Expecting her first baby in August, Cantu is excited about the support and answers she gets from the program during her husband's current deployment to Iraq.
First-time mom Sgt. Arelis Encarnacion, a rear detachment food service specialist with the 2nd Battalion, 5th Cavalry Regiment, 2nd Brigade Combat Team, 1st Cavalry Division, echoes that sentiment.
"I've learned so much at Darnall," she said. "Everything from breast feeding to how to treat stretch marks, and what side to sleep on so that I'm comfortable and not hurting myself or the babyAca,!A| itAca,!a,,cs great."
Encarnacion's doctor suggested the program would be a good learning experience and would add a support system for the single mom.
During the support sessions there is an exchange of maternity experiences. Moms-to-be can talk about any worries, learn about the stages of pregnancy, have their stomachs measured, listen to the baby's heartbeat and learn about the development of their baby.
"In the classroom, it's me and one other mom that are first-time moms; everyone else has children," Cantu said. "It's good because I'm not alone, and I learn from all the veteran moms in the room. I've learned everything I wanted to know. Listening to the heart beat is great because I've learned what to listen for when I hear the baby's heart beat to know if the baby is healthy.Aca,!A?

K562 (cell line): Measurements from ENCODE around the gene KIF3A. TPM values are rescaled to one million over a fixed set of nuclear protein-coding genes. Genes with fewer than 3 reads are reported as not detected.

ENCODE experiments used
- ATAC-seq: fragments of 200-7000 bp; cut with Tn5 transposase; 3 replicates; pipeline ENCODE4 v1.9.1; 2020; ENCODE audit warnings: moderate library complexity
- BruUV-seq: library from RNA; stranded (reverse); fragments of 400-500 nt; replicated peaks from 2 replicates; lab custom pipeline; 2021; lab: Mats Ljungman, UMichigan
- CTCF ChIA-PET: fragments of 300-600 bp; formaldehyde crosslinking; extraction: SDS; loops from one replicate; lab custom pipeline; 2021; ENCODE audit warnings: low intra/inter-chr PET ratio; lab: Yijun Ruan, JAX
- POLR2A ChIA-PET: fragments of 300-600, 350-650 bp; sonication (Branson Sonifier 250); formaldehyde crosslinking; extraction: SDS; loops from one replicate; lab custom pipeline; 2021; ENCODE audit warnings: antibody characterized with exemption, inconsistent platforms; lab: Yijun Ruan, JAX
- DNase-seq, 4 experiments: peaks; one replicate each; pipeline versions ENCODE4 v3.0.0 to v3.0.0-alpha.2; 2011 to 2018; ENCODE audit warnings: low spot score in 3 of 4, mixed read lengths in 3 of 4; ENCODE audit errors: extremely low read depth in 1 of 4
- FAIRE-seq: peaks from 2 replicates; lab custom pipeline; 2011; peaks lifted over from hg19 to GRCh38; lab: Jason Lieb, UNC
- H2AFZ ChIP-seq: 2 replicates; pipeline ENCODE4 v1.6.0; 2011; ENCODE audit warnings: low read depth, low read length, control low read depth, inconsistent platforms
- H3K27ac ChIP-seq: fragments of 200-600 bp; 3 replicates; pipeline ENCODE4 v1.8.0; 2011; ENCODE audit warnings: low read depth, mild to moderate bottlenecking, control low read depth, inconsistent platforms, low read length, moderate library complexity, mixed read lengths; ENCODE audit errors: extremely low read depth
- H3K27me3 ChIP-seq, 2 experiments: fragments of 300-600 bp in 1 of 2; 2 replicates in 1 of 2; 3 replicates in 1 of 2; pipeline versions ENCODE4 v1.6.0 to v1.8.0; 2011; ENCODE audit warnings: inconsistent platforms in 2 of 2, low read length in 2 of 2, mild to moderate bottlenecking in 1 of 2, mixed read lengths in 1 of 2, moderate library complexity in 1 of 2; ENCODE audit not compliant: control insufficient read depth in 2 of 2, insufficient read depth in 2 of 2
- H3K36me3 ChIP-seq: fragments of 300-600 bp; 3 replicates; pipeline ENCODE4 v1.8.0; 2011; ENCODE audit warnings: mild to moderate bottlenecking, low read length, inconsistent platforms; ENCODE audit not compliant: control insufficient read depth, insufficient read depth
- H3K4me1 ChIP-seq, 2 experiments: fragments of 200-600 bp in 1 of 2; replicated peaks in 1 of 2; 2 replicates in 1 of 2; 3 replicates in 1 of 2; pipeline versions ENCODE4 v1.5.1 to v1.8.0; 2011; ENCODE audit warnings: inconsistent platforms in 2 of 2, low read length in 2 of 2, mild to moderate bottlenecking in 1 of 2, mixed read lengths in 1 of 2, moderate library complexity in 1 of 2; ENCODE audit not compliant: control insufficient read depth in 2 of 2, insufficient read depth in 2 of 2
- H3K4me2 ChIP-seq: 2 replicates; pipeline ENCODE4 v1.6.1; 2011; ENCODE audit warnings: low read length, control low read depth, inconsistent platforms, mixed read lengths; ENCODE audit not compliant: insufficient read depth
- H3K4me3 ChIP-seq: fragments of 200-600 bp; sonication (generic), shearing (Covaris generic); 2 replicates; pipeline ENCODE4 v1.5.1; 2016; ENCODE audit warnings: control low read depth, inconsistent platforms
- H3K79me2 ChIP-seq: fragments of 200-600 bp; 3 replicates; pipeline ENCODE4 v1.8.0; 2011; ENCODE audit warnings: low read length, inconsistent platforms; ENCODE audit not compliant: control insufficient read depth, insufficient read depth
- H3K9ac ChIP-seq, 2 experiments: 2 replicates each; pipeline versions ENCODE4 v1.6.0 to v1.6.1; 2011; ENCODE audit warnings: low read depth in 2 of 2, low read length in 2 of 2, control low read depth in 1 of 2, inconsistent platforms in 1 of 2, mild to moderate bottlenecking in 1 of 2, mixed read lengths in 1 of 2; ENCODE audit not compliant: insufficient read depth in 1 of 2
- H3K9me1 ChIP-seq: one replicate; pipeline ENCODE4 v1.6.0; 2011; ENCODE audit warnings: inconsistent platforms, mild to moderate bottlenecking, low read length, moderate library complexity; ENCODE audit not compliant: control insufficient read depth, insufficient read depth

The first few sessions concentrate on eating, which is especially important during the first trimester when the baby starts developing. Women learn how to use exercise to relieve discomfort and relaxation techniques to help manage stress.
Journal entries are encouraged to remember ideas that may have inspired them during each session.
At about the seventh or eighth month, all moms have the option of having their stomachs molded using casting material. Later, they can decorate the casts and keep them as treasures to remember.
"Belly casting and belly dancing have been incorporated into the program and have been successful among the groups," said Lazaro. She added that centering pregnancy makes a difference.
"It's a great program, I've seen the difference in the patients from their first day in the program, they build such tight bonds with the other moms, I see them in the PX shopping with each other and having a good time and that's great," said Lazaro.
"It's also a great way to ensure you're baby is healthier and to build a support system," Cantu said. "If I get pregnant again I'm definitely coming back to the program. The nurses are so funny and very upbeat all the time. I love having them in the group because we laugh a lot. The staff is great and I've learned a lot from them; we all have a good time."
"I recommend the program to everybody single or married. The program really helps prepare you with the tools you need to plan ahead of time," said Encarnacion. "I really look forward to going to the Centering Pregnancy program, I like it so much that I often call my doctor to double check on the day," she added.
(Jasmine Morales serves with Carl R. Darnall Army Medical Center Public Affairs.)